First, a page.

DirectX11 Deferred Shading

Deferred shading is a screen-space shading technique. It is called deferred because no shading is actually performed in the first pass of the vertex and pixel shaders, instead, shading is deferred until a second pass.
The first step is to render all scene geometry into a g-buffer, which typically consists of several render target textures. The individual channels of these textures are used to store geometry surface information per-pixel, such as surface normal or material properties.

Presentation

The second step is the lighting phase. In this step, geometry representing the light’s area of influence on the screen is rendered, and for each resulting fragment that is shaded, the g-buffer information is sampled from the render target textures.
The g-buffer information is then combined with the light properties to determine the resulting lighting contribution to that pixel. The contribution is then summed with the contribution of all other light sources affecting that pixel, to determine the final lit color of the surface.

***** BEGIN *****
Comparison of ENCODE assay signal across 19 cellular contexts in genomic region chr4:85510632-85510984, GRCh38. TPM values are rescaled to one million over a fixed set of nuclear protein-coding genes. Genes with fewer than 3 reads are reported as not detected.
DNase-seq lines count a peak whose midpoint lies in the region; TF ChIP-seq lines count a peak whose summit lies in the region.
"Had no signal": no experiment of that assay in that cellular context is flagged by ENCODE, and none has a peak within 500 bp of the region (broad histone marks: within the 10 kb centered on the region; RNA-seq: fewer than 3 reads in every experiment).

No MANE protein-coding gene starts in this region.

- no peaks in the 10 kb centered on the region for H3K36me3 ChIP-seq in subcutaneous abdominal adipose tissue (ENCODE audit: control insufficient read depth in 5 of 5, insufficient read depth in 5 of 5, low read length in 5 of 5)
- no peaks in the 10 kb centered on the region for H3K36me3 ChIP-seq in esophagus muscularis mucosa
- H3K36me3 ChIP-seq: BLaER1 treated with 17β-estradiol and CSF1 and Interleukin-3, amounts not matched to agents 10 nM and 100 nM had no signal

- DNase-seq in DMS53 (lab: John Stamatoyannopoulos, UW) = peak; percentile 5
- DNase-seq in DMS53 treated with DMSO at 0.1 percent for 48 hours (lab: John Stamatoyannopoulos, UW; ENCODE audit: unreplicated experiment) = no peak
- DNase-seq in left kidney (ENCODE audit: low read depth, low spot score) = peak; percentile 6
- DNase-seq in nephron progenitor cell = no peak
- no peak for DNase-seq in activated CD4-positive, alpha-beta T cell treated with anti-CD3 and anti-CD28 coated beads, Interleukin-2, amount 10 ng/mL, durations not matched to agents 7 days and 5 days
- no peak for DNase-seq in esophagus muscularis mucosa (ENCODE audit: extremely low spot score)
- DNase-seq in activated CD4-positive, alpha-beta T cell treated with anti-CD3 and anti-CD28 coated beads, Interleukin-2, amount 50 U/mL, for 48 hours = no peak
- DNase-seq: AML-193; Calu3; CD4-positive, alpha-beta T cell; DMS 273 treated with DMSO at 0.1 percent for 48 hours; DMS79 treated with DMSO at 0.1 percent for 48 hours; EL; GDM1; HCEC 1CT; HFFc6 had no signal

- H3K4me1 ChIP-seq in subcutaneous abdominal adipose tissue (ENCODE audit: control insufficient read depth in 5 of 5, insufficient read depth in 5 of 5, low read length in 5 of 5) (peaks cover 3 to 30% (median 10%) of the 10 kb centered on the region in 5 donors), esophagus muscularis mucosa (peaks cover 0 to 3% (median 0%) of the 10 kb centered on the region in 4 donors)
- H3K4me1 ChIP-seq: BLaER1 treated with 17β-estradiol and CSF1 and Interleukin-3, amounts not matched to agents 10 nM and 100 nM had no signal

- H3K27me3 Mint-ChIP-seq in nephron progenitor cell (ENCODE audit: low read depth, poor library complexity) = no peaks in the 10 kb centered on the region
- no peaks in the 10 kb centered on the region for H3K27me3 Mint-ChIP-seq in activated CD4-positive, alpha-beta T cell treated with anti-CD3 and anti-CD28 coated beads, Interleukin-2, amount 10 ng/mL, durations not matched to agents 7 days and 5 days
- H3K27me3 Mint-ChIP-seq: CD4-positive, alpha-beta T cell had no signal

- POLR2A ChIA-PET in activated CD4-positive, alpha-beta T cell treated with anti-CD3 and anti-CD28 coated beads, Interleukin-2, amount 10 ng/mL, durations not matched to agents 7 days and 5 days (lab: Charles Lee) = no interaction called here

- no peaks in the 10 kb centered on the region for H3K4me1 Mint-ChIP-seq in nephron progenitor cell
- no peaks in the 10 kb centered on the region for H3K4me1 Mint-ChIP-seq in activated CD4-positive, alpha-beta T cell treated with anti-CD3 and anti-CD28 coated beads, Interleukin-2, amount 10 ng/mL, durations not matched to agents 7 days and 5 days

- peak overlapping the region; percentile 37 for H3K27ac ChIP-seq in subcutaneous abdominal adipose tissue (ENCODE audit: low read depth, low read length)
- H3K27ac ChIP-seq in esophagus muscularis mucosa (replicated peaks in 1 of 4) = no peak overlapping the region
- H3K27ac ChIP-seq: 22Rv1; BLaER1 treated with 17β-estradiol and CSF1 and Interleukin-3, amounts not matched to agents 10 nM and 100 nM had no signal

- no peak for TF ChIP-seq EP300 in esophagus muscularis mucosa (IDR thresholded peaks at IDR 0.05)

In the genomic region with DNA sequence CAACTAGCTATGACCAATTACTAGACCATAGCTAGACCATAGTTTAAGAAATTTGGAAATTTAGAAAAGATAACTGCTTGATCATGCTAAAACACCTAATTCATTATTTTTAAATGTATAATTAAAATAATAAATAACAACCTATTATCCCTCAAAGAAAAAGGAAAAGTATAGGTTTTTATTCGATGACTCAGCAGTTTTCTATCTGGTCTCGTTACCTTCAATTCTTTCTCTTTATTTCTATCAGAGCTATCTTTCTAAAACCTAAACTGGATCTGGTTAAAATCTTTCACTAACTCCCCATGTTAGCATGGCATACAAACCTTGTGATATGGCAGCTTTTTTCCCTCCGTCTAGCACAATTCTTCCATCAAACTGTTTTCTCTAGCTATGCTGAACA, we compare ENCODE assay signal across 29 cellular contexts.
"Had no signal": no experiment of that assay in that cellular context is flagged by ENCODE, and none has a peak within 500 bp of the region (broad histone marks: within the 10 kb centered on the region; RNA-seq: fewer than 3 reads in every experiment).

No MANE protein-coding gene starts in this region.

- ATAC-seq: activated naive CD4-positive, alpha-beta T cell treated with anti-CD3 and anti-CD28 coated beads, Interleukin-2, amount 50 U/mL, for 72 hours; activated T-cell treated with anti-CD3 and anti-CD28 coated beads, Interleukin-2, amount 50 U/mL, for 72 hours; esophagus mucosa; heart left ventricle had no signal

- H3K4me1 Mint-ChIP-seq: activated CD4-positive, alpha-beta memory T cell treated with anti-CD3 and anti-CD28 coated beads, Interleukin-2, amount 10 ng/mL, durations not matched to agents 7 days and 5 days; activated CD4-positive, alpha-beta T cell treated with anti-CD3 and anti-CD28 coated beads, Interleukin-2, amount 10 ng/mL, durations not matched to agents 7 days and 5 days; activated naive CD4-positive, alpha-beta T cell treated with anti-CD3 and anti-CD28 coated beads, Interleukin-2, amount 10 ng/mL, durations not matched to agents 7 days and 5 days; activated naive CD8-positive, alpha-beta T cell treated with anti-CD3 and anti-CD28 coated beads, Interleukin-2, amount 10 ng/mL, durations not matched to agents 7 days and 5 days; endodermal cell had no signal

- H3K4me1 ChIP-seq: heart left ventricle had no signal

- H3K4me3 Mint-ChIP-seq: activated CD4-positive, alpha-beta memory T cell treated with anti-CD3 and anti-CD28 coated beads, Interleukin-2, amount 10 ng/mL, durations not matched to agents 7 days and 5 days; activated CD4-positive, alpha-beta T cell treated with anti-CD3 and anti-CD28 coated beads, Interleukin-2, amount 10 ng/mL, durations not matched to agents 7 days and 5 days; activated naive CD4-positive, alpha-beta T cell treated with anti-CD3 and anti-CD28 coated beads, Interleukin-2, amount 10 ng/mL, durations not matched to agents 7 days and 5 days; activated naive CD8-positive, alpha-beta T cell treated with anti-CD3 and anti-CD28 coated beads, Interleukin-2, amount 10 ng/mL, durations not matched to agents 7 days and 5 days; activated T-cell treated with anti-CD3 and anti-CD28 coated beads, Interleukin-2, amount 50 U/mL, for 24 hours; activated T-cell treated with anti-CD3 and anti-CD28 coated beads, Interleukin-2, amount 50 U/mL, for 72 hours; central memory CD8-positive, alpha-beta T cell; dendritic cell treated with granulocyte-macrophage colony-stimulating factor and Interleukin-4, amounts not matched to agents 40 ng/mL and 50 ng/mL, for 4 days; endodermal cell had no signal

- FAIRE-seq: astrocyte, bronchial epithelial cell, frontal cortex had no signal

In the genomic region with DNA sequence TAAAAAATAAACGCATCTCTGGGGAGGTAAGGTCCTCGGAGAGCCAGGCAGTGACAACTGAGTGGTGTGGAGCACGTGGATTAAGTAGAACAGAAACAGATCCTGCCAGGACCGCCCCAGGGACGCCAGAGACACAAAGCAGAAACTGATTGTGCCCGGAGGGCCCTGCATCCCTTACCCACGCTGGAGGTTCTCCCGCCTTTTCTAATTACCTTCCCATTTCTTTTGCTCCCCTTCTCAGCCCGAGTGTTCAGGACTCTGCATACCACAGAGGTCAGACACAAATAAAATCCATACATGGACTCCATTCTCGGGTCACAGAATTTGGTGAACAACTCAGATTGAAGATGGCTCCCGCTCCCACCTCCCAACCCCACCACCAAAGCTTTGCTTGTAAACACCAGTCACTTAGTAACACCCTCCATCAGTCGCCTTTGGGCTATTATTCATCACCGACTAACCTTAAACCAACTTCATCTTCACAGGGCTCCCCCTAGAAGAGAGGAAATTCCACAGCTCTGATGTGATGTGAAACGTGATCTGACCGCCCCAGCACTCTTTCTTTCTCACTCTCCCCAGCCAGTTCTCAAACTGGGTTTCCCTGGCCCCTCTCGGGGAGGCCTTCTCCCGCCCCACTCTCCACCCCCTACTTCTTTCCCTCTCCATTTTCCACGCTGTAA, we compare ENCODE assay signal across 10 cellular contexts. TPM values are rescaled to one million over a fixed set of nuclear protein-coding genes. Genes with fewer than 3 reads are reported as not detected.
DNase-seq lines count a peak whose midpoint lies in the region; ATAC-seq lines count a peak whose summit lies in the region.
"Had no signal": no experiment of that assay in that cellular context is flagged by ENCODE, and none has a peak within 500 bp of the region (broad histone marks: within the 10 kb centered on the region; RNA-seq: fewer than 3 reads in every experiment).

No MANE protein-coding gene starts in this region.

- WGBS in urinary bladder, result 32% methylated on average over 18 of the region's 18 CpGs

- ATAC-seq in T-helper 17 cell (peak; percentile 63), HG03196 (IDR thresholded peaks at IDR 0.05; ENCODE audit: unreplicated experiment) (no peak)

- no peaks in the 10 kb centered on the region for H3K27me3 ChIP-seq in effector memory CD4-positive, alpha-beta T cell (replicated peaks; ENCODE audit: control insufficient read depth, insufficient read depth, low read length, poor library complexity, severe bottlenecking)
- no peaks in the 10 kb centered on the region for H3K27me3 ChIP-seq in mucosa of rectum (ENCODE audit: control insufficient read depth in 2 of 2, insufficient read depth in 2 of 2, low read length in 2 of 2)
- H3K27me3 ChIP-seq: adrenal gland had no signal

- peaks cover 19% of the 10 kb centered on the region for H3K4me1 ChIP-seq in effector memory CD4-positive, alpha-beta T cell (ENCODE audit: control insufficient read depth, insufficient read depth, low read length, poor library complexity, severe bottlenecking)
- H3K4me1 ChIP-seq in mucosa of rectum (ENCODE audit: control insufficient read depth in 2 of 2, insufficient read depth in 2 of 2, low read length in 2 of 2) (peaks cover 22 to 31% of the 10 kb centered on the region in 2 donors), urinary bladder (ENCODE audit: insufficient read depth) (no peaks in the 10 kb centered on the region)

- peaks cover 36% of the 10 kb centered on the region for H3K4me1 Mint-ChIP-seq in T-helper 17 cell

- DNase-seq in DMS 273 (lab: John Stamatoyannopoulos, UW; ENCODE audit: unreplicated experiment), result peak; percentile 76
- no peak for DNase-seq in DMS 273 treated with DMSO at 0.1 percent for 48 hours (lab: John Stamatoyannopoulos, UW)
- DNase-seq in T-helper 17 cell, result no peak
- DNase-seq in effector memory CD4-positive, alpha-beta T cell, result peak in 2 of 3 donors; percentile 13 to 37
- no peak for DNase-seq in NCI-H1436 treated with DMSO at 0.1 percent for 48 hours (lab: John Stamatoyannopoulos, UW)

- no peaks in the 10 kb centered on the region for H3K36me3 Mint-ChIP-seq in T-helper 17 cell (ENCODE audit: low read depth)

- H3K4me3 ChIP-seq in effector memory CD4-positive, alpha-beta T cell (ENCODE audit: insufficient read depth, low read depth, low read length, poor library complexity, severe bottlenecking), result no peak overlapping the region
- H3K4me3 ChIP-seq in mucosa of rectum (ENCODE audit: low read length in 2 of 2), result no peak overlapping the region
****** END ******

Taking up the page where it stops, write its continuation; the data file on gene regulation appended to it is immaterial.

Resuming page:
Advantages 

  • Scene geometry decoupled from lighting
  • Shading/lighting only applied to visible fragments
  • Reduction in the Render States
  • G-Buffer already produces data required for post-processing

Disadvantages 

  • Significant engine rework
  • Requires more memory
  • Costly and complicated MSAA
  • Forward rendering required for translucent objects

Optimizations 

  • Octahedron normal vector encoding
  • Diffuse Albedo: Source data is typically a color value of the range [0, 1]. This means that we can use an unsigned, normalized, 8-bit integer format such as DXGI_FORMAT_R8G8B8A8_UNORM.
  • Specular Albedo and Power: Same than Diffuse Albedo
  • Position: It is a value that typically requires high precision, then we do not output positions in a render target. Instead we output depth in view space, and we compute world fragment position in lighting pass. Then we can use DXGI_FORMAT_R16_FLOAT format.
  • Culling with screen-aligned quads for directional and point lights.

Demo Scene 

  • Phenom II x4 965, 8GB Ram, Radeon 7850
  • 4 planes and 1 torus knot rendered with normal displacement mapping
  • 4096 point lights at 1080p at +60FPS (Fraps recorded at 30FPS)
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